Government prepared for lawsuit as tobacco Bill passed

James Reilly says tobacco industry will file ‘more in the hope than certainty’

 Minister for Children and Youth Affairs Dr James Reilly with  Aoife (9) and Cathal Gray (7) from Ringsend, Dublin, after the plain-packaging Bill was passed. Photograph: Dara Mac Dónaill/The Irish Times

Minister for Children and Youth Affairs Dr James Reilly with Aoife (9) and Cathal Gray (7) from Ringsend, Dublin, after the plain-packaging Bill was passed. Photograph: Dara Mac Dónaill/The Irish Times

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The Government is prepared for a legal challenge from tobacco companies following the expected enactment of its plain-packaging Bill last night. Minister for Children James Reilly has hailed the passage of the legislation which he said would protect people from the harmful effects of tobacco and provide a lead for other EU countries, as the smoking ban did a decade ago.

“We are prepared for legal action,” Dr Reilly said when asked about the response of the tobacco industry. “The Attorney General has her team together and we fully expect, once the legislation is enacted and commenced, that they will probably file a lawsuit. They will do it more in the hope than certainty. They do it more to intimidate us and to intimidate other countries who are prepared to follow suit.”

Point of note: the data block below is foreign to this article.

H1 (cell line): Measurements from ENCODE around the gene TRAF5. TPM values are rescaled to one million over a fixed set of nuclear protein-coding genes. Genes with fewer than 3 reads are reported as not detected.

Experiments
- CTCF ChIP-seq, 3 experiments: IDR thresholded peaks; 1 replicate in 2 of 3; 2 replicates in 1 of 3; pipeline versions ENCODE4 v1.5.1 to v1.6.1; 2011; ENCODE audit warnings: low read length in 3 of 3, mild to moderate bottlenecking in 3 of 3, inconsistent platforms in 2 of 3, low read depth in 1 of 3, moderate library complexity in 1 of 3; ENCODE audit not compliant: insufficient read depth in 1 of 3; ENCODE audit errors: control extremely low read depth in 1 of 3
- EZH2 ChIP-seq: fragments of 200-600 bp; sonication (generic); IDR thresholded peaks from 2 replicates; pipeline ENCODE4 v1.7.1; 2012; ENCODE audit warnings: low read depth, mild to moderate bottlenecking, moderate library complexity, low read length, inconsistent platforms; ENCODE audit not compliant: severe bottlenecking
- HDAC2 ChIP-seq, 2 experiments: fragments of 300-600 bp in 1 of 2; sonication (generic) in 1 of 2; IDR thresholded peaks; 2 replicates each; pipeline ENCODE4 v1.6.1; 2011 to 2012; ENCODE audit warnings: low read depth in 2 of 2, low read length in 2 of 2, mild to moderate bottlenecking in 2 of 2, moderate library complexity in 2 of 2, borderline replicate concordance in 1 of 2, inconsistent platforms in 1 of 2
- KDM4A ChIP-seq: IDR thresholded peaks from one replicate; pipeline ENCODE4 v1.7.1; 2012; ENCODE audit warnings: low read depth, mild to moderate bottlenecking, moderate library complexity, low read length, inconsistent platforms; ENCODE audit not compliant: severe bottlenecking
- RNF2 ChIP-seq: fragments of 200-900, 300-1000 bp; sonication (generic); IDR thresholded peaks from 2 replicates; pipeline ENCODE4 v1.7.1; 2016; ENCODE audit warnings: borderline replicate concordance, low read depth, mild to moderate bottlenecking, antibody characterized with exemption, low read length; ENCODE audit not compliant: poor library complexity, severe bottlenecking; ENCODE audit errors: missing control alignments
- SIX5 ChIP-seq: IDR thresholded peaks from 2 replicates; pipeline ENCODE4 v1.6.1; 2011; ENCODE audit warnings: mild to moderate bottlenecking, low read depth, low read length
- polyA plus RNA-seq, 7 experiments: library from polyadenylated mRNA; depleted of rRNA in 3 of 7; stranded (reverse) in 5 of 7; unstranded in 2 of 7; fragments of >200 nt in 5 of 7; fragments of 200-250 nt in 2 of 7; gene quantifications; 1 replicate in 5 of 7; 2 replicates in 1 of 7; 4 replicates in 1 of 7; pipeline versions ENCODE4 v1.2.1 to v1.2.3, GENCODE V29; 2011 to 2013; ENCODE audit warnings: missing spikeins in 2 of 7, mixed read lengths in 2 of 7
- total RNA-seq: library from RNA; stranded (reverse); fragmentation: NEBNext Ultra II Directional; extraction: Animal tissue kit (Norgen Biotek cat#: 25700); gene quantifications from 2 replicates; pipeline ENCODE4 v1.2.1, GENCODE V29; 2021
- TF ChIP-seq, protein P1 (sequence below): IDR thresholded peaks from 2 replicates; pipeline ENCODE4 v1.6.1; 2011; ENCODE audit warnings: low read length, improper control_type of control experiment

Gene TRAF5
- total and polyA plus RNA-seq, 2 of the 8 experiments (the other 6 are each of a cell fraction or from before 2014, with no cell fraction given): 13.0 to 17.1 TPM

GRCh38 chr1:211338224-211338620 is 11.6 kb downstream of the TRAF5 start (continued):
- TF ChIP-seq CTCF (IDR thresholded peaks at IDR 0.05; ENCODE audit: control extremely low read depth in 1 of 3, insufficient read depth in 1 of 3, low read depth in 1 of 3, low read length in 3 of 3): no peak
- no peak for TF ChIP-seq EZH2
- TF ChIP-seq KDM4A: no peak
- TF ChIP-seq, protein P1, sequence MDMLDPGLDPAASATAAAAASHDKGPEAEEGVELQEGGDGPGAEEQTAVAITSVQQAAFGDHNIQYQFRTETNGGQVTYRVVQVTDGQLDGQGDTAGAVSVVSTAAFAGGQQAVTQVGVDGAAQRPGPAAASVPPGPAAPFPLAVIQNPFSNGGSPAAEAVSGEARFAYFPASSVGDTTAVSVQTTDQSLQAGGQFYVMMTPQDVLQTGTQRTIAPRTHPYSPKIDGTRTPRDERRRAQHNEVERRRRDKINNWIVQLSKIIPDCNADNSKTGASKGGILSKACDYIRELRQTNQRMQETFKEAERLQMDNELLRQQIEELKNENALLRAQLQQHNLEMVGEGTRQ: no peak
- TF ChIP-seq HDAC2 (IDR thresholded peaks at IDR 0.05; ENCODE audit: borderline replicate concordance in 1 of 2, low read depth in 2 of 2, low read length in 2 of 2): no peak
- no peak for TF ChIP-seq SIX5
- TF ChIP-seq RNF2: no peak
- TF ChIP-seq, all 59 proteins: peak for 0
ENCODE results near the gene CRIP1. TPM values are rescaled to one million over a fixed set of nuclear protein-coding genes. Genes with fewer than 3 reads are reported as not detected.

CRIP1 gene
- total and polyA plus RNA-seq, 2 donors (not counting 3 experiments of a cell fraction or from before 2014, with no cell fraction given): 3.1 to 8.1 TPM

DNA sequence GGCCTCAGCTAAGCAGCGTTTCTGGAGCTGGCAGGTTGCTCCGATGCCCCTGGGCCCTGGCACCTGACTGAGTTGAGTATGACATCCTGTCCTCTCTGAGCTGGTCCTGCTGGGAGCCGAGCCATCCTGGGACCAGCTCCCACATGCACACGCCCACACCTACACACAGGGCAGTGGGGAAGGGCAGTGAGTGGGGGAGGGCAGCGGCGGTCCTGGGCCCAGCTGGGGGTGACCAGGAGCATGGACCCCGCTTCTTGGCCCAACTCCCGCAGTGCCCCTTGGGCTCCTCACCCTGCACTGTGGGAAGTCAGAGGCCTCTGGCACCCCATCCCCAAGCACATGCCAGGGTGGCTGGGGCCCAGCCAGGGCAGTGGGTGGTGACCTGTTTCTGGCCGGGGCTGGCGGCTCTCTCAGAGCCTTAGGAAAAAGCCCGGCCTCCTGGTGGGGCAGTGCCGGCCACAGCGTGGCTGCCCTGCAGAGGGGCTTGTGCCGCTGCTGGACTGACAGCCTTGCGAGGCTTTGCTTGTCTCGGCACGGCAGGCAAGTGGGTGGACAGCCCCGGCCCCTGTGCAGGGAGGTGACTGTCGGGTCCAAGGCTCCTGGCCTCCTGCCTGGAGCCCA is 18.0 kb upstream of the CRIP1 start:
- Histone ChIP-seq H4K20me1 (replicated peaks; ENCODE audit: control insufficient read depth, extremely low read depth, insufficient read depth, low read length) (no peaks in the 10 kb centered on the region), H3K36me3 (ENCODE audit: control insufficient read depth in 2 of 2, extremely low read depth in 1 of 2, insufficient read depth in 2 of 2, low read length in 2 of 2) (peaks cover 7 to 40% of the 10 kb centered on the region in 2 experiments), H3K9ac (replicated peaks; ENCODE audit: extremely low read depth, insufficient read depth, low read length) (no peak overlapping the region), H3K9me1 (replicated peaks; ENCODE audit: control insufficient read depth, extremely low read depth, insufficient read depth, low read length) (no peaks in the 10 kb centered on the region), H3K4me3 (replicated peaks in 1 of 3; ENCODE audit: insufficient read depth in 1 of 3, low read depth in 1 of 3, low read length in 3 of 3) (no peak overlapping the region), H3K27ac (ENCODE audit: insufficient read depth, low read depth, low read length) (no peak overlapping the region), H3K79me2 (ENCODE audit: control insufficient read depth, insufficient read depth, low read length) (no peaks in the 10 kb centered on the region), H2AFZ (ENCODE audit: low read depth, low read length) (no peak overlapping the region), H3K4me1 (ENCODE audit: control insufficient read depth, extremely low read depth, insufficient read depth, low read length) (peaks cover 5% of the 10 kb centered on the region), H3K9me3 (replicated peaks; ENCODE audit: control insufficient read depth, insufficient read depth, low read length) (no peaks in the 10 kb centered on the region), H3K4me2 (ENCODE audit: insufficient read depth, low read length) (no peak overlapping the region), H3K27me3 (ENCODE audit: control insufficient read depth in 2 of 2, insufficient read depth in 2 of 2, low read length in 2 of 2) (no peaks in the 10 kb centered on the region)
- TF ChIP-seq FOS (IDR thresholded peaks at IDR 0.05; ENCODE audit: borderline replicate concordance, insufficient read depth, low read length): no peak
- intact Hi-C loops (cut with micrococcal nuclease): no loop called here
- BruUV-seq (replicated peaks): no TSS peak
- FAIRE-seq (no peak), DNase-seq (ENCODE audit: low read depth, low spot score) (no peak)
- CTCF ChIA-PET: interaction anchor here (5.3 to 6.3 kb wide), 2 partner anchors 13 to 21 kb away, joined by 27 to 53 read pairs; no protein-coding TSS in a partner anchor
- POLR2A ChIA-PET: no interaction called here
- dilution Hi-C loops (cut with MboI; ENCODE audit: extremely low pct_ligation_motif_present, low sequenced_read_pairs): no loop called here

Mr Reilly said the impact of the legislation could not be underestimated, either in Ireland or abroad. “We know the UK will have a free vote on this, hopefully before they rise for the next general election. We know that France wants to follow suit and a number of other EU countries are looking at implementing the same measures as us.

“This is about protecting people from the harmful effect of tobacco – 700,000 Europeans die from tobacco-related disease each year.”

When it was put to him that people would become desensitised to the stark images of smoking-related diseases, he disagreed. “The evidence from Australia will not concur that people become desensitised. Since their first introduction there has been an increase in the number of people giving up cigarettes. Their figure on smoking is the lowest since records began.”

In response to his comments about legal firms which represent both tobacco companies and Government departments and agencies, with responsibility for healthcare and prevention, the Minister said: “My main concern is to protect our children from taking up cigarette smoking and the harmful effects of tobacco. That’s at the core of what we were doing.”

Dr Reilly said 5,300 Irish people died each year from smoking-related diseases. He paid tribute to the late Gerry Collins who featured in an advertisement warning about the dangers of tobacco as he was dying from cancer. The first anniversary of his death occurred yesterday.

“It was very brave of him and his family to make that advertisement which makes it very real for people what the effect of cigarettes is,” said Dr Reilly.

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